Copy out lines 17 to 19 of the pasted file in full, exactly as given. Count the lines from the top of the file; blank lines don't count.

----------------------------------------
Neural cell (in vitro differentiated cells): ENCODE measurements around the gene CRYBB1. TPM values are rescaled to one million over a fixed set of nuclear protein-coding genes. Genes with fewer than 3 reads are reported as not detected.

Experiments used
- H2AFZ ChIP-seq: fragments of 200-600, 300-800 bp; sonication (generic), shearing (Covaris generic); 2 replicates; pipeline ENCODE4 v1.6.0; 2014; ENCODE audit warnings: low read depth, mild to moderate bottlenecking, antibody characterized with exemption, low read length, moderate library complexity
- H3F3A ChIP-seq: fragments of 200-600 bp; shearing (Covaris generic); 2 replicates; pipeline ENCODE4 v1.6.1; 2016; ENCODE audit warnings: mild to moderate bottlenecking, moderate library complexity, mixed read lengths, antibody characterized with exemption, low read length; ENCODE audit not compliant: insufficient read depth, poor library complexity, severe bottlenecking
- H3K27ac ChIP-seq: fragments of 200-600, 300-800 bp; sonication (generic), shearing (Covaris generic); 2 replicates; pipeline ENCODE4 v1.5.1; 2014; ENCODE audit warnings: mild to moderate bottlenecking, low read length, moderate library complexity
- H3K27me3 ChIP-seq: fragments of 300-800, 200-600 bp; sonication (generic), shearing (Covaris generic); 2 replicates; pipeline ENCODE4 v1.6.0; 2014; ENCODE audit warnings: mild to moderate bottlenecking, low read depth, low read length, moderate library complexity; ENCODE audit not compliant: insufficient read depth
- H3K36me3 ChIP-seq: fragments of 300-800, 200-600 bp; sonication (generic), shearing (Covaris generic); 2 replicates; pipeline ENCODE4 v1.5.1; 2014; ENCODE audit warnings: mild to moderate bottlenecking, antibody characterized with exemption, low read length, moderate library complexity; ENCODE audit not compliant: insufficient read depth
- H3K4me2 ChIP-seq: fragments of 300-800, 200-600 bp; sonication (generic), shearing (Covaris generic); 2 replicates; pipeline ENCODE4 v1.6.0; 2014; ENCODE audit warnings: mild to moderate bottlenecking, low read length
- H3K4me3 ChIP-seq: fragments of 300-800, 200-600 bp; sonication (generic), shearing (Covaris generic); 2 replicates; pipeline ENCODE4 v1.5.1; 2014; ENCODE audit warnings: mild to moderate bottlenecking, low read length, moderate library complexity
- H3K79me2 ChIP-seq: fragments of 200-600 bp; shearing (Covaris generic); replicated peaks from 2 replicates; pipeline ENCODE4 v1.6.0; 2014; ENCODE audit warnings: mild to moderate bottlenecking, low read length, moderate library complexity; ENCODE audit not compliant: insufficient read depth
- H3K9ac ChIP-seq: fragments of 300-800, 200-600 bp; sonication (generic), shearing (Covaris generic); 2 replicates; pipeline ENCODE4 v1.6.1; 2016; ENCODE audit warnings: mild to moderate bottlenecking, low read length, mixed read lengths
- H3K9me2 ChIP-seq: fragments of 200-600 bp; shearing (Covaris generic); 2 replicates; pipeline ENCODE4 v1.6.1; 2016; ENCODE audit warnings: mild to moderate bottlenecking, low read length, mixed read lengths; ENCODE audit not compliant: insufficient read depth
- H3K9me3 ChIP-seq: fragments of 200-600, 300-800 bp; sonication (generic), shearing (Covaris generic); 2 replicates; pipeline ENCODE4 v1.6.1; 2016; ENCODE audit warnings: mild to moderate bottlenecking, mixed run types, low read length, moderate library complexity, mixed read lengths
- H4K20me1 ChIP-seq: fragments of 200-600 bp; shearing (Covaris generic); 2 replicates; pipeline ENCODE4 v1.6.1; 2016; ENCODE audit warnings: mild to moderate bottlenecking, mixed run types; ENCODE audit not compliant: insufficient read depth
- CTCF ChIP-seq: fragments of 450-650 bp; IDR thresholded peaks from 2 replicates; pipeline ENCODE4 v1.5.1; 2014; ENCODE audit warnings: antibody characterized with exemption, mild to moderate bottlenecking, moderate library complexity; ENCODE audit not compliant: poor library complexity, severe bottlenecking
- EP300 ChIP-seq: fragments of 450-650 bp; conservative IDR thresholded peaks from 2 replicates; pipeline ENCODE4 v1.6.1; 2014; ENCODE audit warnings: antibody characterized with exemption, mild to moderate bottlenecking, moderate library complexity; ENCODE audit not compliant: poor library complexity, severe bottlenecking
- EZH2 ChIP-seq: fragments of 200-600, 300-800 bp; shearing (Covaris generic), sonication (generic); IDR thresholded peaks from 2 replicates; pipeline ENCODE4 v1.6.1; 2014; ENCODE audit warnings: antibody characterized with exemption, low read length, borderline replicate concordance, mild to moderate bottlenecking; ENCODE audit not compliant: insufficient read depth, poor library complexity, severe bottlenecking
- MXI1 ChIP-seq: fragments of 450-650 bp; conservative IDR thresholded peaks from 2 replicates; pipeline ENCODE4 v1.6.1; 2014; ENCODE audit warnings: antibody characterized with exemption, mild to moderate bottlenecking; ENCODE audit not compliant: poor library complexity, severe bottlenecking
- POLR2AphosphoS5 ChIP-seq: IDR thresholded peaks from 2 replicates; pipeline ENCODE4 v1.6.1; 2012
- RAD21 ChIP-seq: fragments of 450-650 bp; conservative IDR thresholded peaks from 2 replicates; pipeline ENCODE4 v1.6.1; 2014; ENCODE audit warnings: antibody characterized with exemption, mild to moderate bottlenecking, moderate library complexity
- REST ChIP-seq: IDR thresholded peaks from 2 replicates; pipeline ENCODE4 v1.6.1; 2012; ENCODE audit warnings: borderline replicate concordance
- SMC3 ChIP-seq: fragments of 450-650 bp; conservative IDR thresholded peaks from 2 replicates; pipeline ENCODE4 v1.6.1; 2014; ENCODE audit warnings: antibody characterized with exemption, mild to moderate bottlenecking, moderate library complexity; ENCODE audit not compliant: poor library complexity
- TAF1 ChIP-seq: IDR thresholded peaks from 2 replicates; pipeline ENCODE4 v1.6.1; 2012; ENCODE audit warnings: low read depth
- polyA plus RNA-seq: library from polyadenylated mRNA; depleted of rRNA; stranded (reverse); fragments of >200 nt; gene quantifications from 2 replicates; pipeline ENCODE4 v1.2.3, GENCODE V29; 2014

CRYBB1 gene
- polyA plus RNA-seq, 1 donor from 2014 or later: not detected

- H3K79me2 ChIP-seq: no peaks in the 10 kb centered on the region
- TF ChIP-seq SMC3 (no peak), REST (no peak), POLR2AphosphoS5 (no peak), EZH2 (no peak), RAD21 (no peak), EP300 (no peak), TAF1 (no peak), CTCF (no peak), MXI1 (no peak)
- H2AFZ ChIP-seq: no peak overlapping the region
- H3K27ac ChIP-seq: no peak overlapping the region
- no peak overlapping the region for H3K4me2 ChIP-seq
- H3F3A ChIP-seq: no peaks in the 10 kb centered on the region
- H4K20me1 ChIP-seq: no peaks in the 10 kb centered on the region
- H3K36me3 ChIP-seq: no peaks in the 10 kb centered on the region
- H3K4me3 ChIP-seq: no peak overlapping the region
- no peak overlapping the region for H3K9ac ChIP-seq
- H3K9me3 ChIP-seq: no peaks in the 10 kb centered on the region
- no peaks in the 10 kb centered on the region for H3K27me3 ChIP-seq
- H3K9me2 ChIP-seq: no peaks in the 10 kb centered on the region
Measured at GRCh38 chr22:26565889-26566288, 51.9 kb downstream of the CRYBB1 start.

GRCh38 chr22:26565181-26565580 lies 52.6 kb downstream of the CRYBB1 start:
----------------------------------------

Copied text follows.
- EZH2 ChIP-seq: fragments of 200-600, 300-800 bp; shearing (Covaris generic), sonication (generic); IDR thresholded peaks from 2 replicates; pipeline ENCODE4 v1.6.1; 2014; ENCODE audit warnings: antibody characterized with exemption, low read length, borderline replicate concordance, mild to moderate bottlenecking; ENCODE audit not compliant: insufficient read depth, poor library complexity, severe bottlenecking
- MXI1 ChIP-seq: fragments of 450-650 bp; conservative IDR thresholded peaks from 2 replicates; pipeline ENCODE4 v1.6.1; 2014; ENCODE audit warnings: antibody characterized with exemption, mild to moderate bottlenecking; ENCODE audit not compliant: poor library complexity, severe bottlenecking
- POLR2AphosphoS5 ChIP-seq: IDR thresholded peaks from 2 replicates; pipeline ENCODE4 v1.6.1; 2012